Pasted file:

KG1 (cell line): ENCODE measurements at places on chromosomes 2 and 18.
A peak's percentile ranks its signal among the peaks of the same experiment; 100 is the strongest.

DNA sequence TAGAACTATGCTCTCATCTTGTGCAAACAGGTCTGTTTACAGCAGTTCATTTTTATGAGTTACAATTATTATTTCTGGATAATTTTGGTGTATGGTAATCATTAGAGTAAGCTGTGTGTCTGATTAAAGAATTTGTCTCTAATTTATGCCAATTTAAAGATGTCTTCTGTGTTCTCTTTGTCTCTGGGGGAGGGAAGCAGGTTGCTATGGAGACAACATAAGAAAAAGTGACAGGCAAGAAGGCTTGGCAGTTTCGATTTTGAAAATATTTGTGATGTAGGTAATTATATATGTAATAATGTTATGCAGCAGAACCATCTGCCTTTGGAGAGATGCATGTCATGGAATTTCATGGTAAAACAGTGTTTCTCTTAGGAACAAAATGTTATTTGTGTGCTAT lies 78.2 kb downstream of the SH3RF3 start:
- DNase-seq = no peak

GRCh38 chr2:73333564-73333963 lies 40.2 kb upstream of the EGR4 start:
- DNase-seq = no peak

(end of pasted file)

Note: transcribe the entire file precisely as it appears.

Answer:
KG1 (cell line): ENCODE measurements at places on chromosomes 2 and 18.
A peak's percentile ranks its signal among the peaks of the same experiment; 100 is the strongest.

DNA sequence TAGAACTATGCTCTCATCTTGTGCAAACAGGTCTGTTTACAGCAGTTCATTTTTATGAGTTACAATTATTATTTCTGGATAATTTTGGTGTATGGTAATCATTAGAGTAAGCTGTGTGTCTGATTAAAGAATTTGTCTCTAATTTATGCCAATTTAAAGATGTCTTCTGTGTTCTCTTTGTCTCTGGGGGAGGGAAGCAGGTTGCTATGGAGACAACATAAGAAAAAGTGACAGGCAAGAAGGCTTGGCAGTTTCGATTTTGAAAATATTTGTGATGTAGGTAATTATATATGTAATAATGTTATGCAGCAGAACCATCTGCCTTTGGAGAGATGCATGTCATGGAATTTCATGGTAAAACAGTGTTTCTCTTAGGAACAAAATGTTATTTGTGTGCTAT lies 78.2 kb downstream of the SH3RF3 start:
- DNase-seq = no peak

GRCh38 chr2:73333564-73333963 lies 40.2 kb upstream of the EGR4 start:
- DNase-seq = no peak